Albedo takes Earth observation up close and personal from very low Earth orbit

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Satellite imagery startup Albedo is preparing for its up-close-and-personal debut.

Albedo’s first satellite will take to orbit next spring as the company looks to turn the commercial Earth observation industry upside down with its novel approach and ultra-high-resolution cameras. 

The satellite, called Clarity, will hitch a ride to very low Earth orbit (VLEO) on SpaceX’s Transporter-13 ride-share mission. That mission is currently set to launch no earlier than February 2025, so Albedo should have its first satellite operating in orbit this time next year. 

Albedo additionally announced seven customers that reserved a portion of Clarity’s image tasking, including satellite imagery broker SkyFi and German energy company Open Grid Europe. 

“It’s an aggressive schedule,” Albedo CEO Topher Haddad said. “This is the first time we’re posting a satellite mockup publicly. I think a lot of people probably think we’re more of a small satellite, but it’s a pretty complex robotic system with a large aperture telescope, and a pretty powerful capability. A lot of that timeline was mostly driven by the custom technology we’ve been developing to fly a high-res system in VLEO.”

The startup is developing a first-of-its-kind spacecraft capable of capturing extremely high-resolution imagery, operating in very low Earth orbit — images so sharp, the company claims, that they’ve historically been the exclusive purview of American defense and intelligence organizations.

The company says it will be able to sell 10-centimeter-per-pixel images to commercial and government customers at unprecedentedly low prices because of its unique — and quite large — satellite bus. (A 10-centimeter resolution image means that each pixel covers an area on the ground the size of 10 centimeters by 10 centimeters. The largest optical imagery providers today collect images at a 30-centimeter resolution, which is algorithmically improved to 15 centimeters.)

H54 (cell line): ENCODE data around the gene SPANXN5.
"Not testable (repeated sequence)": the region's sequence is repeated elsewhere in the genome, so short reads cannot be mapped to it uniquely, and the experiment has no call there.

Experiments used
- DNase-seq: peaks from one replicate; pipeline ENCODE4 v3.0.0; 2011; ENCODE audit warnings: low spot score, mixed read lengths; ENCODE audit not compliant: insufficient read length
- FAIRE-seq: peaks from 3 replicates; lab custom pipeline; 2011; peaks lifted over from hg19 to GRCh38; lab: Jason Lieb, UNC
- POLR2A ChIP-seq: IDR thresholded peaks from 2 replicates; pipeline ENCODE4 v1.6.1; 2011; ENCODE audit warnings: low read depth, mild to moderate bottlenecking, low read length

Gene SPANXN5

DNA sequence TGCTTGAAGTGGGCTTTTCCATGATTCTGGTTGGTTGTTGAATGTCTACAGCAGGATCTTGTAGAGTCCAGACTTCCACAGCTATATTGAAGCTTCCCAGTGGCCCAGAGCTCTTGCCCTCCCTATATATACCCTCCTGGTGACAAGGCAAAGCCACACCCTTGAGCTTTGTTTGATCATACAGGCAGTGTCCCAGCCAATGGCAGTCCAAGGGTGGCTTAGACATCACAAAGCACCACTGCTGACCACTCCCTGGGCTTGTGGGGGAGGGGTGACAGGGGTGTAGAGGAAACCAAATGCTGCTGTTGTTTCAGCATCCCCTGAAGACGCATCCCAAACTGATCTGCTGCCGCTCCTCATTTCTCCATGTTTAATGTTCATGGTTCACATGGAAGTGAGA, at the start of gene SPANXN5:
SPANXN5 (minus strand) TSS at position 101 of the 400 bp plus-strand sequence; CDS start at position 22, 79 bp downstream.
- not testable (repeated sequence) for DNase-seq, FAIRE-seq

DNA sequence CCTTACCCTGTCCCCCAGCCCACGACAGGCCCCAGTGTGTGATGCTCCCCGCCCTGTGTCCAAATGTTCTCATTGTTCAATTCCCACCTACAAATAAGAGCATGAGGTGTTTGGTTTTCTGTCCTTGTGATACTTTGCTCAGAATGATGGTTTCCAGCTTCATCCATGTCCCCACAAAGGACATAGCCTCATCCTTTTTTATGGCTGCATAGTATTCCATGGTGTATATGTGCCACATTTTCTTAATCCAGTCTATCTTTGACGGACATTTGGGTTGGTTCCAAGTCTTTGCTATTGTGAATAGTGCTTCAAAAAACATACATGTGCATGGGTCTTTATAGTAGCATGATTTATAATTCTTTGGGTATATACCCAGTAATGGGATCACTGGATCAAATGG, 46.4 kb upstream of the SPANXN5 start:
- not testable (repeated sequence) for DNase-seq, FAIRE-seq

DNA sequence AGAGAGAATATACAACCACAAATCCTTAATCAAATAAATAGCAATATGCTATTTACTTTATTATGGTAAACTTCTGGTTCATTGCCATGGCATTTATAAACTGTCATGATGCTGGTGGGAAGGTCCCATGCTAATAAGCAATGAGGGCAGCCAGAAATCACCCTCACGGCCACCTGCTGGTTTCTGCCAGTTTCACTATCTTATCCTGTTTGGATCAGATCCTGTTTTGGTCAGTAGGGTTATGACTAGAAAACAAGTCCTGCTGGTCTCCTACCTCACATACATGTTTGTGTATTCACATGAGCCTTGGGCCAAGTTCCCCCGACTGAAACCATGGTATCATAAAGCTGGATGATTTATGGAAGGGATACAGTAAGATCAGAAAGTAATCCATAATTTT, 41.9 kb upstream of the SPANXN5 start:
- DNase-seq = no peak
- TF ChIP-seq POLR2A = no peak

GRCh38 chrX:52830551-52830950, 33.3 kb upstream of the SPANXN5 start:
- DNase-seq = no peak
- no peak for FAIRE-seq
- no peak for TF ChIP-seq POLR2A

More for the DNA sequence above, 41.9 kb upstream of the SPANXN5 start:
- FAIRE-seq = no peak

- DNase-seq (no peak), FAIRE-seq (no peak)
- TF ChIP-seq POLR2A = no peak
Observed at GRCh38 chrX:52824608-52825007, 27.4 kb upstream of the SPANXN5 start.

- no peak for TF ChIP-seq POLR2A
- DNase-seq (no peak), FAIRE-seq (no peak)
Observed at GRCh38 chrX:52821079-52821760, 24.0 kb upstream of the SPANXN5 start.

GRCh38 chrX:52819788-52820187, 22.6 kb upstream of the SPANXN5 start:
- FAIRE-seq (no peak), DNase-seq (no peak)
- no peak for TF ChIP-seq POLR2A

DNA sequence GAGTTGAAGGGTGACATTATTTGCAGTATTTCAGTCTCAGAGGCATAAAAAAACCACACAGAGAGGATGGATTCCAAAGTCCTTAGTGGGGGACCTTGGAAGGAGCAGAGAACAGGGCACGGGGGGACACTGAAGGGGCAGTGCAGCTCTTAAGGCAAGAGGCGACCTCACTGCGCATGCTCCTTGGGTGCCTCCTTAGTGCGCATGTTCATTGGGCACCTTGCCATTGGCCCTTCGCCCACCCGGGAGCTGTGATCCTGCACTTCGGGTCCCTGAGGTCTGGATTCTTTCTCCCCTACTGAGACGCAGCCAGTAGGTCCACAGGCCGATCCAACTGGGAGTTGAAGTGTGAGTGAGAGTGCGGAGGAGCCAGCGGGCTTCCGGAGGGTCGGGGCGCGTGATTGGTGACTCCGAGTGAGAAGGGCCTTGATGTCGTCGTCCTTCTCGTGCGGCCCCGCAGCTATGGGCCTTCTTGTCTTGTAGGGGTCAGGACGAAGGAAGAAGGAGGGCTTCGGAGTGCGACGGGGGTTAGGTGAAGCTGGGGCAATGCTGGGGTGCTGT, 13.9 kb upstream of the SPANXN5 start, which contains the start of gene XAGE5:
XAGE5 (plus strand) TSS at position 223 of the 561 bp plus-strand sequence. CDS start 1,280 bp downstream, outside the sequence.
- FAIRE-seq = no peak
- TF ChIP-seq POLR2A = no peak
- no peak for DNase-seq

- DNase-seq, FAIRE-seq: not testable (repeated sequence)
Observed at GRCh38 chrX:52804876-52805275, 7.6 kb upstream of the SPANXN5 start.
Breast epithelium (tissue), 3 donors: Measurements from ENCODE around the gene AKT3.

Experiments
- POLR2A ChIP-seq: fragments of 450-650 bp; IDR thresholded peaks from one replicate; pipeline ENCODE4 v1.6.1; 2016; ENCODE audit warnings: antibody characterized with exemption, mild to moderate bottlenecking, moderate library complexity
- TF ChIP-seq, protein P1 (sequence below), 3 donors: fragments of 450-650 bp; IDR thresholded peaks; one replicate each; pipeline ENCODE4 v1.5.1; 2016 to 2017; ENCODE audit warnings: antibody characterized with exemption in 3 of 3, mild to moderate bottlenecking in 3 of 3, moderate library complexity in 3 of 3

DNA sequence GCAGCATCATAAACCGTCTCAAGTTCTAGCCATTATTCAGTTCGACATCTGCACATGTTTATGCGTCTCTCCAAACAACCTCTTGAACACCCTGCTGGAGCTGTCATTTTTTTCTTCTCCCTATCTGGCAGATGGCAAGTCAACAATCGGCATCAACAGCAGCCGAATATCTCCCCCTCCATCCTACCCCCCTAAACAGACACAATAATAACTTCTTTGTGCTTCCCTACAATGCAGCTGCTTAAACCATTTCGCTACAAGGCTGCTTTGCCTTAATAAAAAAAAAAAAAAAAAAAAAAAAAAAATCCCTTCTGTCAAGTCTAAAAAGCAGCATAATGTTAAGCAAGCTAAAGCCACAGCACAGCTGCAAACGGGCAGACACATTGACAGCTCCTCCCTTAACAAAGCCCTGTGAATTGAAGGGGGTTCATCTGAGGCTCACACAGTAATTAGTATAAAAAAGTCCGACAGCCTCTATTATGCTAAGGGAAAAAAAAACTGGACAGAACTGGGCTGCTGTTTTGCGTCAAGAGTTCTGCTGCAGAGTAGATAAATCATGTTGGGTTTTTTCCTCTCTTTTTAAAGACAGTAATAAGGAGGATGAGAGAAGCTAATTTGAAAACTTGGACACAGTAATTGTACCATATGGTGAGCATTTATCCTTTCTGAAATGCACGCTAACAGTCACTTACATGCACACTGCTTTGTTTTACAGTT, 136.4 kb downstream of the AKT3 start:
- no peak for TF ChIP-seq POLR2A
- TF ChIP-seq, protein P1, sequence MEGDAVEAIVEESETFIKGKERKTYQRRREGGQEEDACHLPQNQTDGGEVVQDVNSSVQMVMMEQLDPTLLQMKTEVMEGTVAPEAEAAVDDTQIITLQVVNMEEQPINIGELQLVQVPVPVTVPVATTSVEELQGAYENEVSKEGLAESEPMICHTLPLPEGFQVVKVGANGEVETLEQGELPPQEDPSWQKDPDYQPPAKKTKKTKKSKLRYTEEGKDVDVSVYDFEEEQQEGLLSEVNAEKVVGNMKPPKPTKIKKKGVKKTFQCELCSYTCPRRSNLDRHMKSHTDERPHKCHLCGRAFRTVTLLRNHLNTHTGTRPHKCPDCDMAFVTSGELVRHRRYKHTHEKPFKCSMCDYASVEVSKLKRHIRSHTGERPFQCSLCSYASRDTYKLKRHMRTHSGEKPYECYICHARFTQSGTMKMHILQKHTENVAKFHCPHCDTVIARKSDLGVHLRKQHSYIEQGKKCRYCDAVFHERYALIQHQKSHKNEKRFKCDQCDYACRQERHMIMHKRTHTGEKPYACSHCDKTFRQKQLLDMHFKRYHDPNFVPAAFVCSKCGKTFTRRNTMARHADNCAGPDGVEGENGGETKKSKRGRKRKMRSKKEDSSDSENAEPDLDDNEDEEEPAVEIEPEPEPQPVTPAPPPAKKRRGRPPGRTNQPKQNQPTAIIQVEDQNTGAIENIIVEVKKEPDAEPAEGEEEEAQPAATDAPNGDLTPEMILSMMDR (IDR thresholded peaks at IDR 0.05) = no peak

Satellites that do collect 10-centimeter resolution tend to operate in higher orbital altitudes, like low Earth orbit, and by some estimates cost billions of dollars each to manufacture and launch. Low Earth orbit is generally defined as the orbital band at an altitude of around 2,000 kilometers, while VLEO is between 250 and 450 kilometers.

Albedo’s satellites will be the size of refrigerators when all is said and done, which is much larger than many other commercial Earth observation satellites that are currently operating even farther away from Earth. It seems counterintuitive to make the satellites so heavy — one might think that to counter the increased atmospheric drag, it would be imperative to make the satellites as light as possible — but Haddad said in a recent interview that the company is able to counteract that drag using ultra-efficient electric propulsion and particular design decisions, like mounting the solar panels on the spacecraft instead of deploying them in two wings. 

“You normally deploy [the solar panels] because you can generate more power that way, but we needed to minimize the cross-sectional area so that that mass and that electric propulsion work out to give us the counteracting piece of the drag,” Haddad explained.

As the company moves toward putting hardware in orbit, it also brought on Kathryn Tobey as its first independent director on its now six-person board. Tobey had a 34-year career at Lockheed Martin, where she eventually became VP of the company’s $3 billion Space, Special Programs line of business. (Prior to founding Albedo, Haddad cut his teeth at Lockheed Martin working on some of these same systems.) That division did high-tech national security work, including classified projects — exactly the customer set Albedo is aiming to target on the government side. 

“She brings both those superpowers, which I think is pretty rare to have, both that deep technical understanding, not just of satellites, but of our unique niche of high-performance imaging satellites, and the national security customer relationship and understanding that mission very well,” Haddad said. 

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